“Time is a great teacher, but unfortunately it kills its pupils.”
Those are the words of Hector Berlioz, recognized as the 19th century French Romantic composer of “Symphonie Fantastique” and other memorable music. Yet, it is Berlioz’s 11-word summary of the passage of time that I remember best about his legacy.
Dead pupils are why we forget the lessons learned from previous generations.
Histories too often re-record the best and misinterpret or forget the worst. That seems to be a foible (or some might call it an adept survival tool) of human nature that rarely changes, not even in this age of information overload.
As we turn over a New Year leaf, many of us look back at the year just passed. But I also like to skip backward a century, there being something alluring in that 100-year mark. What was it like back then?
If you’ve made it through my ramblings to this point, I invite you again to step with me into a time machine for a brief and by-no-means-complete peek at 1918.
Reflections of time
Our main information source is the newspaper, particularly this one then called The Daily Herald.
Why are old newspapers so important for this time machine? In 1918, television, AM-FM radio and the internet were nonexistent, and the people of the Mississippi Coast depended on this newspaper for news.
Was the world of 1918 really so different?
War raged overseas and uniformed Americans were among the dying and maimed. In such a heated atmosphere, the U.S. government decided that immigrants from a certain country must register as “enemy aliens.”
Food was scarce in parts of the world and people starved to death. At home, Americans tightened their belts, rationed and ratcheted up profit-making war industries.
Embolden U.S. women demanded the same respect and rights, especially to vote, and blacks in big cities rioted for equal rights. Across the world, peace was in turmoil. Tolerance for different governance, religion, culture, nationality and ethnicity grew thinner by the day.
Into this mix swept a viral pandemic, taking its deadly toll country by country, starting in spring 1918 and ironically spreading rapidly because of war. The influenza deaths would more than double the 17 million civilians and military deaths in World War I, a fight that lasted August 1914 to November 1918.
If you haven’t guessed, the crux of 1918 is The Great War, the so-called War to End All Wars. You cannot step into this time machine and avoid World War I.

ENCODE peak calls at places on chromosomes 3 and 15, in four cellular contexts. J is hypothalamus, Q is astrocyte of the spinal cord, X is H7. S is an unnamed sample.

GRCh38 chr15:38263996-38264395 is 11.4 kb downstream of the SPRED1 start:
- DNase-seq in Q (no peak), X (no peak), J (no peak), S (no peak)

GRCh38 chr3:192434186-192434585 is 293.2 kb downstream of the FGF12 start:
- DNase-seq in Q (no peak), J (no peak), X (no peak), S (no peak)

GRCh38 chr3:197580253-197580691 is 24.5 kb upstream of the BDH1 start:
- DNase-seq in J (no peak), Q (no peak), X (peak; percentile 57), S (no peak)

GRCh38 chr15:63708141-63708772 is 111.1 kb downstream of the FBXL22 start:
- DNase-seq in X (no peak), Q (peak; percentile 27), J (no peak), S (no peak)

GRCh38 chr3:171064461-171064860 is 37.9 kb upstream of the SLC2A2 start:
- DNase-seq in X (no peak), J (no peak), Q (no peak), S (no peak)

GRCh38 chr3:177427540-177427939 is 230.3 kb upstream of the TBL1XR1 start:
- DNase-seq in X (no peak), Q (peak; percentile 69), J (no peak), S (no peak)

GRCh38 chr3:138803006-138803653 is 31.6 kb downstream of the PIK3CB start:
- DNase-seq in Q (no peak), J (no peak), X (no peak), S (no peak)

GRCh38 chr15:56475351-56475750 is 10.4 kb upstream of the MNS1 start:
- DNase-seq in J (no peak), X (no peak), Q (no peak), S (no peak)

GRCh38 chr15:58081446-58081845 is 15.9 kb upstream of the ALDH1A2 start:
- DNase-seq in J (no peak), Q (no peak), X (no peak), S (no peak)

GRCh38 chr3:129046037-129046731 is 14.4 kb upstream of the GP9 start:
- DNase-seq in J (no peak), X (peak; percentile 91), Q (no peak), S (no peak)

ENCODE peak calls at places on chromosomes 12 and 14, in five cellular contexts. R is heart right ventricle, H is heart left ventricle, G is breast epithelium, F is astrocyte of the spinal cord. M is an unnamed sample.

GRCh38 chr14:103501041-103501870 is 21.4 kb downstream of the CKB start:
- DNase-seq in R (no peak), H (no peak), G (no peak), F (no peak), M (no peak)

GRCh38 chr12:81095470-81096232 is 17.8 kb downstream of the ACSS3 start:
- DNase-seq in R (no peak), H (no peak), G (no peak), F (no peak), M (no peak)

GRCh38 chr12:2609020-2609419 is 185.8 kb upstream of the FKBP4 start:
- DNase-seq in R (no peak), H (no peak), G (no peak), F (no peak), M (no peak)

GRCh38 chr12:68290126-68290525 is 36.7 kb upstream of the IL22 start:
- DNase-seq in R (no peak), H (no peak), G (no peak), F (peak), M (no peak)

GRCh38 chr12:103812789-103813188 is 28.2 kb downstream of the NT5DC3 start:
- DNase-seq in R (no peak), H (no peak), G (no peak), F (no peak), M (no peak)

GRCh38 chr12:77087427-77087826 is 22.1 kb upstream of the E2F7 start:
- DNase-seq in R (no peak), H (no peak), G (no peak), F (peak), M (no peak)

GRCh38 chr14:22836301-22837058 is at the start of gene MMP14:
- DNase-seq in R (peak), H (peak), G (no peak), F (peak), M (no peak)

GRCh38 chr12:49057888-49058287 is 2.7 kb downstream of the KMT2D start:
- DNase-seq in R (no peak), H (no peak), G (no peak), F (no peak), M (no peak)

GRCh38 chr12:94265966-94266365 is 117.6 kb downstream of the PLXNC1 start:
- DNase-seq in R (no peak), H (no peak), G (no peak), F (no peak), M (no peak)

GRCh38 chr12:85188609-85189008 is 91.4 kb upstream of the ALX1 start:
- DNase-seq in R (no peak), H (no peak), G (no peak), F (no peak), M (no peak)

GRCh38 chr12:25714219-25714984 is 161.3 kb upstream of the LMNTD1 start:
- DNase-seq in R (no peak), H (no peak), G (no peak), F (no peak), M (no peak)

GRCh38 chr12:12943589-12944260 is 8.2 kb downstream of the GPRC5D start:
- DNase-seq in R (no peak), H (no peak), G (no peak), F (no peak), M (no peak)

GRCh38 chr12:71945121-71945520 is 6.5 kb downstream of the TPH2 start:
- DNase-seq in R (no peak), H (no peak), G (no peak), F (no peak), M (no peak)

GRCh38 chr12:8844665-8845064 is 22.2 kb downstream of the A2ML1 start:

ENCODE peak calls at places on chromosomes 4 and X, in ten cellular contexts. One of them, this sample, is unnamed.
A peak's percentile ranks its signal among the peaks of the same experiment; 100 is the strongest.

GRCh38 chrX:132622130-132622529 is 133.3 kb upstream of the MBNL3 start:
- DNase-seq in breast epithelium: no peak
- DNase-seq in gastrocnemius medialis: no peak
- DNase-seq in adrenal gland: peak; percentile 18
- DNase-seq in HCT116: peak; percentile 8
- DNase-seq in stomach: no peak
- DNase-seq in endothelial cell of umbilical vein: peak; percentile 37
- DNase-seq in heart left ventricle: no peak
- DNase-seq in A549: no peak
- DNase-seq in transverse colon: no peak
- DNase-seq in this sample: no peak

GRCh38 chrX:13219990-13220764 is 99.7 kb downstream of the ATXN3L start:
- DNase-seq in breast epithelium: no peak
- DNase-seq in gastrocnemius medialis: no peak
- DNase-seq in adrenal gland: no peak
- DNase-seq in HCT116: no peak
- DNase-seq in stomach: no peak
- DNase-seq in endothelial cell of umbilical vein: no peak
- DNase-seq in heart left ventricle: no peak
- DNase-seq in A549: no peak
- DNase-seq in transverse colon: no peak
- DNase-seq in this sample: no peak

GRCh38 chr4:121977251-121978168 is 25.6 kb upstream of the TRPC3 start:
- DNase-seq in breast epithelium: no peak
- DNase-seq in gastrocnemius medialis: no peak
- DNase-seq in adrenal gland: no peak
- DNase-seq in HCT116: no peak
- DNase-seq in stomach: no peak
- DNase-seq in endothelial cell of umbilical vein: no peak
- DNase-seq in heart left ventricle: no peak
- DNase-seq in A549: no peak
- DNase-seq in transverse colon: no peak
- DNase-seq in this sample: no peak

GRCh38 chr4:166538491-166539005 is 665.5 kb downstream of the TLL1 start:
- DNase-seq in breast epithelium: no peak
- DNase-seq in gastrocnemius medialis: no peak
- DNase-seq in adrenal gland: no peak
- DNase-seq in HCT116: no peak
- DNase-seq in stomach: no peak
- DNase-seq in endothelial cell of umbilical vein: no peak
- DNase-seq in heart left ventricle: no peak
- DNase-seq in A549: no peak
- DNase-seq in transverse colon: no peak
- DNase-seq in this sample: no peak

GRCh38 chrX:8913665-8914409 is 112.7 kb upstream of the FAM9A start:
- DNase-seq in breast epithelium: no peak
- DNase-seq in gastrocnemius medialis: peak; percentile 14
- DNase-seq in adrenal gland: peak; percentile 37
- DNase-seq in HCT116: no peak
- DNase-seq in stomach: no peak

A slow but swift war entry
America officially entered the European fray in April 1917 but it took time to get soldiers trained and the war machines — ships, armament, rations, trucks — ready for battle. As we all learn in school, our Allies were predominately Great Britain, France, Russia and Italy.
The enemy or “Central Powers” were Germany, the Austrian-Hungarian Empire, the Ottoman Empire and Bulgaria.
America’s “enemy aliens” were anyone with former ties to the Central Powers. Among them were European immigrants on our Coast who provided much-needed labor for the seafood, lumber, farming and canning industries. Then, as now, suspicion of their loyalties claimed an ugly toehold.
The vagaries of war came to our home-front and not just because of a new military presence, with Camp Shelby (now a Joint Forces Training Center) in the pineywoods and the U.S. Naval Training Center (now Centennial Plaza) on the Gulfport beachfront. By President Woodrow Wilson’s first draft in June 1917, many Coast men already had volunteered.
Coast towns proudly put to work a large force of Red Cross volunteers for important home-front duties. Banks and civic leaders urged residents to buy war bonds, and they did so patriotically. Men found construction work on the new naval center and ship building, but there was the usual “Coast” existence to consider.
It’s not all about war
Local businesses, schools, industries continued, although the virgin yellow pine forests were mostly felled for lumber. Cut-over lands were becoming farms.
The Coast had harvested one million barrels of oysters by mid-January. The usual seasonal workers for canning and shucking didn’t arrive because Northern armament factories paid more, so the Coast wooed Louisiana Cajuns to work here. Many would stay.
The year 1918 also saw the passing of two familiar names: Art potter George E. Ohr, who now has a Biloxi museum dedicated to him, and John F. Popp, who has a bridge still carrying his name.
On the transportation front, a longer beach road was underway; the seawall not yet started. On the booze front, Mississippi became the first prohibition state.
Year 1918 started on the chilly, dry side, in fact so cold that on Jan. 14 the Herald ran a story about 200 to 300 turkey buzzards frozen stiff to the trees in Naval Reserve Park. Summer, however, was inevitable and Harrison County supervisors earmarked $6,000 to control disease-carrying mosquitoes.
A quick peek at prices reveals 1,000 Ocean Springs satsumas cost $12; a new cottage, $800; A Gulfport beachfront house rental, $20 a month.
Theaters showed movies for 5 to 15 cents, with an added penny for “war tax.” A pound of American cheese was 40 cents at Tremmel’s Grocery, and a pair of high-top ladies shoes was a whopping $6 at Lopez’s because leather was needed for soldiers. Both a loaf of bread and pound of sugar, 9 cents.
Life a hundred years ago was obviously a mixed bag of The Usual and The War. Unfortunately, none of Berlioz’s teachers of 1918 are around to help keep their lessons in perspective.
Kat Bergeron, a veteran feature writer specializing in Gulf Coast history and sense of place, is retired from the Sun Herald. She writes the Mississippi Coast Chronicles column as a freelance correspondent. Reach her at BergeronKat@gmail.com or at Southern Possum Tales, P.O. Box 33, Barboursville VA 22923.